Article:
Raised printing does change the ink color appearance slightly. If color is critical we suggest using the “coated” paper pantone guide to get a best guess of how your ink color will look after the “raised” printing process.

This may not be a problem unless you are trying to match an envelope or letterhead flat ink color against a business card ink color that has been thermographed.

Also, very small type sizes tend to plug up and can become difficult to read when the thermography raised print process is applied.

The cost to thermograph an item sometimes carries a price premium so it is best to ask your print professional at the outset.

Creating Your Business Card Design

It’s great if you have the knack for design.  Often there is a huge chasm between designing to print one card and that of laying out the design to print hundreds and thousands.

For novice print buyers and designers this is critical to your understanding. There is much more to know than buying those ready made business cards shells at Office Depot and then printing from Microsoft Word to your inkjet desktop printer.

Professional designers own software to assist them with every possible facet of laying out a design.  The common software suite is Adobe In Design, Adobe Illustrator, Adobe PageMaker, Quark Express, Corel Draw or Freehand. You may also satisfactorily use Microsoft Publisher.

However, if your only software available is Microsoft Word, Powerpoint, Excel or something else you will be time ahead by taking your design directly to your print professional for repurposing.

Most designers and advertising agencies use Macintosh computers to create their work. Whereas, the typical business person has a Windows Computer so the file you may provide may not be compatible. The usual exception is if you render a portable document file (PDF). PDF is a cross platform file type. To learn more about why you ought to use pdf see the report “20 Insider Tips Revealed”.

 The print professional has the skill and tools to make things right.

Also, be aware that not all print professionals are the same and have the same capability. Get a second opinion if you do not feel comfortable.

For example, recently a personal acquaintance asked us about printing a business card with some complex full color graphics. His office manager had visited a print professional down the street and was advised that the job would cost $$$$. Thinking that was beyond their means, they set the job aside until asking us about it at a social gathering.

We looked at the card and quickly determined the problem could be solved for a cost the client could easily afford. The difference was talent and tools appropriate for the job.

To reiterate, get a second opinion if you don’t feel comfortable.

Now, back to your card layout. When you are designing a business card to give to a print house, it is a good idea to ask the print professional how they would like it prepared. 

A typical print professional likes to have 3/16” to ¼” white space around the card content elements.  This makes it easy to cut the cards to the standard finished size of 2.0” x 3.5”.  See the example below.



The example above incorporates a ‘Bleed”.  The purple ink goes edge-to-edge. It is not possible to print edge to edge.  Huh?  Yes, it is true.  The way a bleed is accomplished is to print beyond the 2.0” x 3.0” space and then trim the card to the finished size. Thus, it gives the look of edge to edge printing.  The same goes for all bleed printed items. Newsletters, letterheads, brochures, flyers, etc. often use bleed to enhance the appearance.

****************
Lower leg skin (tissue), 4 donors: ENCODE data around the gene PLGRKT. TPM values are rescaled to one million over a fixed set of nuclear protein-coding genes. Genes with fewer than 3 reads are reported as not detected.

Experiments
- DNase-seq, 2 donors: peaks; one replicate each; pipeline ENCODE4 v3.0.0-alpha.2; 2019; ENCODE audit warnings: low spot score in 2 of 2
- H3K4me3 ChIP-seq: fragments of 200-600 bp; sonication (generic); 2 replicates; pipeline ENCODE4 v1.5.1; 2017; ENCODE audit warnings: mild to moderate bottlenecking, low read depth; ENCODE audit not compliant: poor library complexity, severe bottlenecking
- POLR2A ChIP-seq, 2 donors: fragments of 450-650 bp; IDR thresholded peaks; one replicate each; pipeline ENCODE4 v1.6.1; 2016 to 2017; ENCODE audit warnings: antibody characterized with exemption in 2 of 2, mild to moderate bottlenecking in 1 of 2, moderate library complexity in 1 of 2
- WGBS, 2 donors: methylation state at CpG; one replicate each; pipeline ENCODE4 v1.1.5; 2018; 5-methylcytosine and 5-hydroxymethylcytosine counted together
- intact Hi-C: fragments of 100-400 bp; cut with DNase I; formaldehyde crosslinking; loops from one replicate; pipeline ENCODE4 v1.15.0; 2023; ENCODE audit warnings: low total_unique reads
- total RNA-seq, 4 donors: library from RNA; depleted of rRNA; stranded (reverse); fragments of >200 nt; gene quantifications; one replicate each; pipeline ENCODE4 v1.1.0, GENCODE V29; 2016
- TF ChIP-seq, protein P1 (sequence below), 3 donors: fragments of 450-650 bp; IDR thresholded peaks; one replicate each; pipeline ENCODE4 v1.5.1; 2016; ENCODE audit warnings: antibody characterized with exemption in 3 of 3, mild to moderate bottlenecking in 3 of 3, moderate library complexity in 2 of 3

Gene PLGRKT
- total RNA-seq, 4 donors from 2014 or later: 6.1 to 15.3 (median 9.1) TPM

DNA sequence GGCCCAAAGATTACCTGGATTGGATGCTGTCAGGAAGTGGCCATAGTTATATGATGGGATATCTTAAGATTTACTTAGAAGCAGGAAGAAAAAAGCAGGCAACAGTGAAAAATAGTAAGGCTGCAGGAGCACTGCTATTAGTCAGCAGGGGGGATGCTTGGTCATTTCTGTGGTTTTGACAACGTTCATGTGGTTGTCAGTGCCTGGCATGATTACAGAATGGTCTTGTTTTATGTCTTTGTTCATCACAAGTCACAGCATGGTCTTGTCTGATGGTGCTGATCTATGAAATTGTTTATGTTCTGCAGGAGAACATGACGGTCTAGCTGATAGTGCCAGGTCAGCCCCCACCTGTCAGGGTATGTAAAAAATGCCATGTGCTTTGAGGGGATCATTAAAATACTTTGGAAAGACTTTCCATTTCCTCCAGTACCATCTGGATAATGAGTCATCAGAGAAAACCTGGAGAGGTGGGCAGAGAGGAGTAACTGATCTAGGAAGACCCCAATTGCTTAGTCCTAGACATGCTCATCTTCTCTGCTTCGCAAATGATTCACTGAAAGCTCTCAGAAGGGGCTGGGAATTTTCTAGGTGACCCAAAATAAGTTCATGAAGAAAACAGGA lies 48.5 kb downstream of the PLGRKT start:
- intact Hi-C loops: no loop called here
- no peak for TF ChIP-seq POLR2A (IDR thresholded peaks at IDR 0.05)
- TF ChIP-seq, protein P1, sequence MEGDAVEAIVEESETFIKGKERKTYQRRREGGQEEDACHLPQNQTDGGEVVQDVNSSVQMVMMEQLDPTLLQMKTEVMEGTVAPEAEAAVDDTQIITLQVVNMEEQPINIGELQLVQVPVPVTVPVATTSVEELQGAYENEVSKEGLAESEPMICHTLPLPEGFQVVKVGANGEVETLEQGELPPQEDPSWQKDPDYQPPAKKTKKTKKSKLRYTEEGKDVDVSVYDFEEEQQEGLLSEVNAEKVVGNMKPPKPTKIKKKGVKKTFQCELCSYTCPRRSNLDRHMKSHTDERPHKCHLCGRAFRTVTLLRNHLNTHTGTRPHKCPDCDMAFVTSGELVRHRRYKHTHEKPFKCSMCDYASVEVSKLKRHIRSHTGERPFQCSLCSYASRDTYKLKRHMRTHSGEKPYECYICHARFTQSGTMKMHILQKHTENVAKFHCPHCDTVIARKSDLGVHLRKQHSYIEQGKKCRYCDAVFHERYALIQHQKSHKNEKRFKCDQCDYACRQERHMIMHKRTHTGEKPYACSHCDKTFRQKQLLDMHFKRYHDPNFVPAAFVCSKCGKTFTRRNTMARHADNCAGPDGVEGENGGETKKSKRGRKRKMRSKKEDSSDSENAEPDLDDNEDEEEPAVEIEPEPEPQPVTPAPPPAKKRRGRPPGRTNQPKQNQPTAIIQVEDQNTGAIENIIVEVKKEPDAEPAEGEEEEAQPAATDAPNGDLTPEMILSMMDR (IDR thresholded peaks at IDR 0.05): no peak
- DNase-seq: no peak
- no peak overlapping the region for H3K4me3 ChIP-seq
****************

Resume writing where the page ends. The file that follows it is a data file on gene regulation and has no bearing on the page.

During a month we see many designs, even from professional designers, that do not allow for the bleed space. Sometimes it is due to simply how they saved their artwork. The layout had a bleed space defined but when it was transmitted or copied to CD, the software switches were set to cut off the bleed space. Other times the client/amateur designer was not aware of the bleed space requirement. Generally, you will be safe if you add 0.125 or 1/8th of an inch for the bleed space.

It is also a good idea to ask your print professional how they would like to have the card setup.  Often your printer will want to do the imposition themselves so all you need to do is setup one card and leave the rest to us.

If you do it right, there is generally no extra charge since you are saving the print pro time in the setup or pre-press phase of the print job.

Can you print on the backside of business cards?

Printing on the backside of the business card is quite common and is generally the same process as printing on the front. You will have a cost savings of the paper. Therefore, backside printing is usually a little less expensive than the front.

Fold over Business cards

Fold over cards are especially useful for those companies that want to use their card like a mini-brochure.  The standard size of a fold over is 4.0” x 3.5”  that folds to 2.0” x 3.5” but often people like to have a shorter front folder over so that the dimensions of the front is 1.75” high and that back of folded card is 2.0”  This makes for a nice looking presentation.


You can find all these services and more at West Printing Company.

There are lots of ways to reach us. Our physical address is, 327 12th Street, Toledo, Ohio 43604. Via internet where you will find contact email addresses.

Of course we welcome your call at  (419) 246-0857

We want to be your print professional. Toledo's West Printing Company knows that trust is something earned. Clients are never taken as granted.  We do our very best to understand your need and desired results.  You are not a number here.  Every one of our clients is valuable and given the utmost respect. Call us today (419) 246-0857 and someone nice will answer.